The reason some give is the steady volume of patients. Others appreciate the speed of Tricare payments or the opportunity to care for military patients.
Told that Humana is seeking discounts of 30 percent off Medicare rates for behavioral therapists in southern states, Okon said she was dumbfounded by that approach to securing health services for the military.
“What is the discount thing,” she asked. “Who’s getting that money? Is that administration? I don’t get why they’re asking providers to accept so much less.”
Paynter for Humana said company profits from discounts “are less than you might think.” The bulk of savings on fees benefit the government through competitive contract awards, he said. Also, he suggested, the process works. Many behavioral health providers already have signed the deal. Others will “require a more hands-on approach to negotiating and reaching an agreement,” he said.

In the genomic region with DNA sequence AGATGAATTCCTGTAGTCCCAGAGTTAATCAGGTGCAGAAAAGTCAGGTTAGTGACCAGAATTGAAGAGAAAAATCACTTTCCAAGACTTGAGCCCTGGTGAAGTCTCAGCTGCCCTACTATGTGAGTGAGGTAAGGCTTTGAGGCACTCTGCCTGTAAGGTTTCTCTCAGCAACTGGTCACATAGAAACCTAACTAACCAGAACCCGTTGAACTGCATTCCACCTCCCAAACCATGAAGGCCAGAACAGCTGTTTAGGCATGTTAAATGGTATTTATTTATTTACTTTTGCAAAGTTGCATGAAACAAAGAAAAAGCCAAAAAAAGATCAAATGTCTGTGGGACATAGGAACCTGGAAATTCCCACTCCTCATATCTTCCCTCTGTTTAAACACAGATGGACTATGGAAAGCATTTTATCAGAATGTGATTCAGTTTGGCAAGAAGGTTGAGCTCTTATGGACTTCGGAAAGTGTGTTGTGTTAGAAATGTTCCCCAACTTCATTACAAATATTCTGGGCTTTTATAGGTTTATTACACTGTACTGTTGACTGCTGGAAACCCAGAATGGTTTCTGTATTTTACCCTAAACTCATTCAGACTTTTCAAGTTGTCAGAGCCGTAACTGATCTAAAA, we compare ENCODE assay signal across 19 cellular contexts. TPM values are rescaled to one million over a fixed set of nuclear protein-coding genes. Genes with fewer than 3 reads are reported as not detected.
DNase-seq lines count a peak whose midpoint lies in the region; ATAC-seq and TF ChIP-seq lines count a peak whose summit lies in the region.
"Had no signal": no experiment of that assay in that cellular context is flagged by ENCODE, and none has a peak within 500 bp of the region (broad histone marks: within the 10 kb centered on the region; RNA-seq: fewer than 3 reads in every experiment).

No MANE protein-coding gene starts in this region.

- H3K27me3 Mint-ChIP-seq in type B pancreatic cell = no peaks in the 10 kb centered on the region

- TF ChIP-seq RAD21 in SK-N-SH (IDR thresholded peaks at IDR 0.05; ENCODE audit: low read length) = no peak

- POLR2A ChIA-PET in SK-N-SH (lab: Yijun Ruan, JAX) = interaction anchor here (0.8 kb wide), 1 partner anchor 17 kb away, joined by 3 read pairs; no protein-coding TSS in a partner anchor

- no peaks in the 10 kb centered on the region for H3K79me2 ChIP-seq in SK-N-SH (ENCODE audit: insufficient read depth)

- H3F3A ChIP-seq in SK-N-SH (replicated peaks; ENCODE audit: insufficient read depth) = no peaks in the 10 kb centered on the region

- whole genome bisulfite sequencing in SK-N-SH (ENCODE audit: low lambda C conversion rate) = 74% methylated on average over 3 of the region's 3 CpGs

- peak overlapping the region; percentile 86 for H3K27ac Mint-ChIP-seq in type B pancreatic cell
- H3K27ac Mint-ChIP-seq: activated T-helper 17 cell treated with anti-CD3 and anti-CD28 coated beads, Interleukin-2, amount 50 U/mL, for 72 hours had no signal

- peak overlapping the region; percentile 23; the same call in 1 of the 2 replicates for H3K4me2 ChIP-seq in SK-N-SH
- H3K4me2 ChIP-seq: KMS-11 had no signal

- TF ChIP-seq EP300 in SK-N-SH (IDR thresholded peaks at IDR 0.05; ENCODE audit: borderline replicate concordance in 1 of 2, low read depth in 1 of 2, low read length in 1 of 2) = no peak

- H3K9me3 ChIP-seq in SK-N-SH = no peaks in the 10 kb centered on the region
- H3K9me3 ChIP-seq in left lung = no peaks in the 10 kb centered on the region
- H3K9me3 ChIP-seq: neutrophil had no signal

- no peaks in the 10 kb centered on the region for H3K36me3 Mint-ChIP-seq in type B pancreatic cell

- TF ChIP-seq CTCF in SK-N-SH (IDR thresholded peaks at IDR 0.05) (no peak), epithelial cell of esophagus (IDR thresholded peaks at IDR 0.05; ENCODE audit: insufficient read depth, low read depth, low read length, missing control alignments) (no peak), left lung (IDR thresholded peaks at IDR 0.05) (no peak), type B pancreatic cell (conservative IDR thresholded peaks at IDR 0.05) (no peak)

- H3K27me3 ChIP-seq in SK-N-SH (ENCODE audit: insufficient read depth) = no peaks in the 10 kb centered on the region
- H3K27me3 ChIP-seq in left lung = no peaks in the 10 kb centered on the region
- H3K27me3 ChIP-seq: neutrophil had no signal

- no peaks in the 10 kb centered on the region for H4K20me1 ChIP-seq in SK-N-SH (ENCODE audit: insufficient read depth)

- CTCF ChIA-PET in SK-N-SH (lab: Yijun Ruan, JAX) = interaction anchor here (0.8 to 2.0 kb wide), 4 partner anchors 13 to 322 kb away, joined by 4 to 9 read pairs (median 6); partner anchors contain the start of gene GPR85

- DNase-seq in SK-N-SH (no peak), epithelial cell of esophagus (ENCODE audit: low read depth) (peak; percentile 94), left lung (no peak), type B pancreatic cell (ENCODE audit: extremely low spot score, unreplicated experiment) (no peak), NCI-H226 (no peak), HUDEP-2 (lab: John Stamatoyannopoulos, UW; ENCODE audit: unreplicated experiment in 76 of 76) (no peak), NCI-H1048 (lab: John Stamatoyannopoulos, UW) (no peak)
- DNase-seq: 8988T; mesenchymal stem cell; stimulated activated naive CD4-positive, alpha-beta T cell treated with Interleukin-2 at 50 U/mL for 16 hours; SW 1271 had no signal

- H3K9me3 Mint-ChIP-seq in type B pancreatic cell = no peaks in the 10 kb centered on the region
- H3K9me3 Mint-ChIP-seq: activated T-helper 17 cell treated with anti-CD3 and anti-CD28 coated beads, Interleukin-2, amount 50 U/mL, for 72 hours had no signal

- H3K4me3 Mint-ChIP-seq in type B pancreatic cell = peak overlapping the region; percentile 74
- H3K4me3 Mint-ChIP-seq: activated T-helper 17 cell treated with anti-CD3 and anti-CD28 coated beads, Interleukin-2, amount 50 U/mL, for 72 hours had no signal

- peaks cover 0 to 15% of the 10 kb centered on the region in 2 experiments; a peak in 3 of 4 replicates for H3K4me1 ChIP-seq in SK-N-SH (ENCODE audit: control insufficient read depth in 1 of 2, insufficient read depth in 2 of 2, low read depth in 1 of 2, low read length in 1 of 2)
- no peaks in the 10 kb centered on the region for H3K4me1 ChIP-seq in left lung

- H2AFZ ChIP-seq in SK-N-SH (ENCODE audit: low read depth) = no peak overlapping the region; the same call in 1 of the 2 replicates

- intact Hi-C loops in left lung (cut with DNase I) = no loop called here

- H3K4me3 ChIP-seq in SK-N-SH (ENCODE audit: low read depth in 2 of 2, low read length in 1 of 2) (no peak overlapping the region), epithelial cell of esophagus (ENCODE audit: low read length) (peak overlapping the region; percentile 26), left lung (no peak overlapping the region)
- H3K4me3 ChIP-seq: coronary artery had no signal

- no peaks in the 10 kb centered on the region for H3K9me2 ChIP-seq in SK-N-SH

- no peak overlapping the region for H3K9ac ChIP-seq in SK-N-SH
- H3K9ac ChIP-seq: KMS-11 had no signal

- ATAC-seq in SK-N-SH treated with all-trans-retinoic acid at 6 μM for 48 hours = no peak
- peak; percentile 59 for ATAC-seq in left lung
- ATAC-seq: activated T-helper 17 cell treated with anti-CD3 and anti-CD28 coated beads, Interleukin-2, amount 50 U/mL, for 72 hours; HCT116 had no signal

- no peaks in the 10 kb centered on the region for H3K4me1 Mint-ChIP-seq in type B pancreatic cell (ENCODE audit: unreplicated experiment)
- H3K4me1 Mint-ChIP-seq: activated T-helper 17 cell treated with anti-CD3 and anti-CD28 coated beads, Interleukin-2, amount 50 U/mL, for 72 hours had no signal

But Humana, he said, already has data showing it has secured a network of behavioral health care therapists across the southern states that will surpass access standards demanded by the new contract.
Will that network, as Brooks contends, be less experienced and thus provide lower quality care for PTSD and mental health challenges?
“Absolutely not,” said Paynter. “We hold our providers and ourselves to very high standards and we have a long history of meeting and exceeding standards.”
Brooks is skeptical. More than 90 percent of her patients, she said, have military ties, almost 80 percent of those have PTSD. Therapists most likely to have succeed in treating them, she said, “have worked with the community long enough to develop a cultural competency. With time, they become familiar with the unique environment, can speak the language — where acronyms abound — and really understand that ‘duty, honor, country’ is not just a slogan to these individuals.”